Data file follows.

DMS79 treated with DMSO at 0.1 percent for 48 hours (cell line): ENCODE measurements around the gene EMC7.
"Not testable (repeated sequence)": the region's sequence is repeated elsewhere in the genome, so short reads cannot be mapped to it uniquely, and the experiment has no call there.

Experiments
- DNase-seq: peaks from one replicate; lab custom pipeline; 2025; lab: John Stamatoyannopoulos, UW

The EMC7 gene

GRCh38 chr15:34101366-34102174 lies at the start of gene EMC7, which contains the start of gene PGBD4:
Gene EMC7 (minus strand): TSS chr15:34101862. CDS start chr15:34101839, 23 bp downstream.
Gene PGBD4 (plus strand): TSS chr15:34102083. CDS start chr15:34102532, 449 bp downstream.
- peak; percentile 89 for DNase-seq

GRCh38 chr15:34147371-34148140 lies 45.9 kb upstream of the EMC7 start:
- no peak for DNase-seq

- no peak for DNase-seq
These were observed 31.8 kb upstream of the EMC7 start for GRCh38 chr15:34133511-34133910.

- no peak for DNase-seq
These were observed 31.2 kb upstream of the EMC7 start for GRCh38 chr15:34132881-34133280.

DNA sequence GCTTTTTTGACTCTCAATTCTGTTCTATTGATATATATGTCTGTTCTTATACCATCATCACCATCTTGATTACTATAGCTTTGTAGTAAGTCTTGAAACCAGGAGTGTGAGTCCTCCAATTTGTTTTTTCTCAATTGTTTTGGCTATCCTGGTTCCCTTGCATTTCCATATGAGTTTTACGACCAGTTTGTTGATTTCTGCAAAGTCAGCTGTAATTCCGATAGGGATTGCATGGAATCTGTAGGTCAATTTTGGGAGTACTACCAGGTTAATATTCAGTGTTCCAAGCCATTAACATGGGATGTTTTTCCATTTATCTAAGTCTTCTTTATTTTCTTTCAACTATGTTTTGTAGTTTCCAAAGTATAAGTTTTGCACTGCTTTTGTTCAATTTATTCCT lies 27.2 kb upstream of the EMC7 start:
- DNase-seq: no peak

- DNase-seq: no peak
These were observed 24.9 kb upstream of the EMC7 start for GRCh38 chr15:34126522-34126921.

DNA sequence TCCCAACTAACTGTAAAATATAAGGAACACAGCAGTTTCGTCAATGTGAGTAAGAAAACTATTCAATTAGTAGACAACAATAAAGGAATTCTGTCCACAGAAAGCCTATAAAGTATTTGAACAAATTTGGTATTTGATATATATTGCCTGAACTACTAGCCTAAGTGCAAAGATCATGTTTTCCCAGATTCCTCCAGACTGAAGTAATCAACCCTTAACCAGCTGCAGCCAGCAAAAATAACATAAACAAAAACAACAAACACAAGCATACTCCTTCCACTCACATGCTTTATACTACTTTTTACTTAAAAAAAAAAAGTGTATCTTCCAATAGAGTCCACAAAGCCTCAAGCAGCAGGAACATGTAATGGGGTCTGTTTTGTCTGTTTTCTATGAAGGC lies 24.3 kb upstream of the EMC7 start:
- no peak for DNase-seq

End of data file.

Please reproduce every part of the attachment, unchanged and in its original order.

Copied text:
DMS79 treated with DMSO at 0.1 percent for 48 hours (cell line): ENCODE measurements around the gene EMC7.
"Not testable (repeated sequence)": the region's sequence is repeated elsewhere in the genome, so short reads cannot be mapped to it uniquely, and the experiment has no call there.

Experiments
- DNase-seq: peaks from one replicate; lab custom pipeline; 2025; lab: John Stamatoyannopoulos, UW

The EMC7 gene

GRCh38 chr15:34101366-34102174 lies at the start of gene EMC7, which contains the start of gene PGBD4:
Gene EMC7 (minus strand): TSS chr15:34101862. CDS start chr15:34101839, 23 bp downstream.
Gene PGBD4 (plus strand): TSS chr15:34102083. CDS start chr15:34102532, 449 bp downstream.
- peak; percentile 89 for DNase-seq

GRCh38 chr15:34147371-34148140 lies 45.9 kb upstream of the EMC7 start:
- no peak for DNase-seq

- no peak for DNase-seq
These were observed 31.8 kb upstream of the EMC7 start for GRCh38 chr15:34133511-34133910.

- no peak for DNase-seq
These were observed 31.2 kb upstream of the EMC7 start for GRCh38 chr15:34132881-34133280.

DNA sequence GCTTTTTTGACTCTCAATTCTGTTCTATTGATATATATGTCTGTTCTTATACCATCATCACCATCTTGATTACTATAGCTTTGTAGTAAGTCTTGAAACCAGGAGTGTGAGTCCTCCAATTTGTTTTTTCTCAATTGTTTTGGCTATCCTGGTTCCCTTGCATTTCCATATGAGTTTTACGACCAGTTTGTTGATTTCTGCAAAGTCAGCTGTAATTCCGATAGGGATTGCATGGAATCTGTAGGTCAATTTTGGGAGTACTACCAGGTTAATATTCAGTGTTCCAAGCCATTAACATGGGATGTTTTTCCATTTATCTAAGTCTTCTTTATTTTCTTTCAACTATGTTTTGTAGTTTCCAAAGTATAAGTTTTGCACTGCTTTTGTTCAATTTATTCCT lies 27.2 kb upstream of the EMC7 start:
- DNase-seq: no peak

- DNase-seq: no peak
These were observed 24.9 kb upstream of the EMC7 start for GRCh38 chr15:34126522-34126921.

DNA sequence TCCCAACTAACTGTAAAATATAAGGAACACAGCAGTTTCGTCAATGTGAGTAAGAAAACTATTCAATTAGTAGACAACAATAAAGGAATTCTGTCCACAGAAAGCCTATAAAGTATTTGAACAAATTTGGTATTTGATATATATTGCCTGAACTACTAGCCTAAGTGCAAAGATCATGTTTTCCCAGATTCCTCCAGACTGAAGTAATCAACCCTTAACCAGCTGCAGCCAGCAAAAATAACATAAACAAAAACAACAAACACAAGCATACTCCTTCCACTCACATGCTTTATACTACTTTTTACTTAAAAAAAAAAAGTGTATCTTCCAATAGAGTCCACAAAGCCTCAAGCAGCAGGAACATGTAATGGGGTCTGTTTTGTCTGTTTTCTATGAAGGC lies 24.3 kb upstream of the EMC7 start:
- no peak for DNase-seq